Rather than a mere exposé of the recent Catholic Church pedophile scandals, director Amy Berg gets up-close and personal by focusing on just one particular Irish pedophile priest named Oliver O’Grady. O’Grady committed hundreds of sexual acts against children ranging in age from infancy to pre-pubescence. Appearing like a sort of kindly Mr. Rogers, he ingratiated himself innumerable times to unsuspecting Roman Catholic families in California, violating their trust, their faith, and their children.

Instead of removing this shameful predator from his “ministry,” the Church hierarchy chose instead to transfer their wayward son from parish to unsuspecting parish, where he would simply pick up again, abusing children, raping boys and girls alike. There is no denying the truth of the case, as the documentation and court appearances of influential Catholics are presented for all to witness, including O’Grady’s own admission.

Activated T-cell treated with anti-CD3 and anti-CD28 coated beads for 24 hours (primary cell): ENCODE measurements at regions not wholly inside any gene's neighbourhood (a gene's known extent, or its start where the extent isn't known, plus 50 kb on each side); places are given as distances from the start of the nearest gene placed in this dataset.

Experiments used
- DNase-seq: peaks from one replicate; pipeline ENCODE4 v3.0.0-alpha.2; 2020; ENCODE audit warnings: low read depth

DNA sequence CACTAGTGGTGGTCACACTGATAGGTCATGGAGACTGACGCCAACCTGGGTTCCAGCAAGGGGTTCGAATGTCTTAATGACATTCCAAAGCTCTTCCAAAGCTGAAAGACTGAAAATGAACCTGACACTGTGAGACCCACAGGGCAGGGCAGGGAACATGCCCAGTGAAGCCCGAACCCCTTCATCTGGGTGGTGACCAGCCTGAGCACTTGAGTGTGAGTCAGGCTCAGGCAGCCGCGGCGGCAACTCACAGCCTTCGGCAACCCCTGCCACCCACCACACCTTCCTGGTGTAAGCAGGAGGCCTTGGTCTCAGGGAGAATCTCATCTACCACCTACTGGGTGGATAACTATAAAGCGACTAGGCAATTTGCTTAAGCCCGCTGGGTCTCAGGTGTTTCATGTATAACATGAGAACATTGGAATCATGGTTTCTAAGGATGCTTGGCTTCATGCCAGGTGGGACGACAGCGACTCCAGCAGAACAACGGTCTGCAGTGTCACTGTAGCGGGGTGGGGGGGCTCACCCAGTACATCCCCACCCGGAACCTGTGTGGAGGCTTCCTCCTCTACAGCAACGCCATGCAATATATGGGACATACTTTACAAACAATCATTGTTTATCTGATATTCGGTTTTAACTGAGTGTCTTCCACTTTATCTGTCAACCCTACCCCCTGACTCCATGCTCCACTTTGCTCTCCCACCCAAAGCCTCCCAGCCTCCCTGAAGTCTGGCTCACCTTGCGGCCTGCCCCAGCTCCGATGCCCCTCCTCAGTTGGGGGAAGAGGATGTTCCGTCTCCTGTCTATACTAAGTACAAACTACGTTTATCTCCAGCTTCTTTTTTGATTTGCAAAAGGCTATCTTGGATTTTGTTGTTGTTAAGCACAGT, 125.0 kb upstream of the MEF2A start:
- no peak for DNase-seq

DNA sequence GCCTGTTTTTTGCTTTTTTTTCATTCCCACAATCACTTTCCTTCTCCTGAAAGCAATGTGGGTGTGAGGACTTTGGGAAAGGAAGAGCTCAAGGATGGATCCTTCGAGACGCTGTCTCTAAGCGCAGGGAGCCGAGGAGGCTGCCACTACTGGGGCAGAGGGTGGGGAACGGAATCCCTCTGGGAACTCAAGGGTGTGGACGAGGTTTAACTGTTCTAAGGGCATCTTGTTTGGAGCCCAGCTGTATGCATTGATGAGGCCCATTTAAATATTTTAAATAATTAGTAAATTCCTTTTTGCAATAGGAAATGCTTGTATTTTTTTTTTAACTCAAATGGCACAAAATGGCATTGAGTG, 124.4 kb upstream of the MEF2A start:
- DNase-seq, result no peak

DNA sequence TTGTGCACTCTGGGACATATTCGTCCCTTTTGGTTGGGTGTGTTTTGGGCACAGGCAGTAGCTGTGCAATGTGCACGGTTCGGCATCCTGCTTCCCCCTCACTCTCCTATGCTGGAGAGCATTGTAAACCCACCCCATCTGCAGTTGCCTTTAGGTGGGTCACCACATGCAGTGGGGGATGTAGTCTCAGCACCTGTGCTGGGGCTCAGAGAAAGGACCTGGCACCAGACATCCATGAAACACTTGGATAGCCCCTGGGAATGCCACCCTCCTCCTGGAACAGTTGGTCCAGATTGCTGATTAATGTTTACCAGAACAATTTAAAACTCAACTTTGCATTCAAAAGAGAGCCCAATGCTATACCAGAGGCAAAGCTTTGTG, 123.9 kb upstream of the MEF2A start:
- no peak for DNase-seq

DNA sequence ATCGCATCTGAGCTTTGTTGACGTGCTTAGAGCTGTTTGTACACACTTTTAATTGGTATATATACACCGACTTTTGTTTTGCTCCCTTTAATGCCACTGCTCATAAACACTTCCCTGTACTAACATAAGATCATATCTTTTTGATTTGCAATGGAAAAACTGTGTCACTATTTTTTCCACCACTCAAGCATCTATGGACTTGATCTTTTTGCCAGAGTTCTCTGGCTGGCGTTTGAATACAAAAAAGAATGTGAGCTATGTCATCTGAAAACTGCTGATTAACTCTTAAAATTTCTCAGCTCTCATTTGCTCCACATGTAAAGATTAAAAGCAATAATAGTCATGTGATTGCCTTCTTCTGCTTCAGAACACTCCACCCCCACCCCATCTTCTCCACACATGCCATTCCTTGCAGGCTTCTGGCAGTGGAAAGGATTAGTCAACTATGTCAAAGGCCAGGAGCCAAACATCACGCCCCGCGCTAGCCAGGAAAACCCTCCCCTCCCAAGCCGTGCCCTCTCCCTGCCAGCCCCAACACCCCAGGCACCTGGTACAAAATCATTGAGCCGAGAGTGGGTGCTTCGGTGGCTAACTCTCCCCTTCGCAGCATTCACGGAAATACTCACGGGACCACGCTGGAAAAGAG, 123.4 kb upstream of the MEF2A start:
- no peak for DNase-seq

It is incredible that this finally defrocked priest, having been deported back to his native homeland, has been so forthcoming with the lurid details of his crimes. He recounts his obsessions and behaviors with all the calm of someone half missing. Is he insane, or is this simply the final result of perversion given its full reign in a human being? Yet, he is not alone. While it finally comes out that O’Grady himself was molested as a child, and repeatedly as an altar boy by itinerate priests long ago, he is not some rogue case, that having been discovered may be simply done away. No, he is one of what may be tens of thousands of such religious wolves the world over, fully ordained as ministers of the Roman Catholic Church (according to expert testimony in the film). One particular Catholic seminary was tracked for having a full 10% of its graduates turn out as known pedophile offenders. If that is what is known, what is unknown? And what sort of spiritual climate gestates such a class of alumni?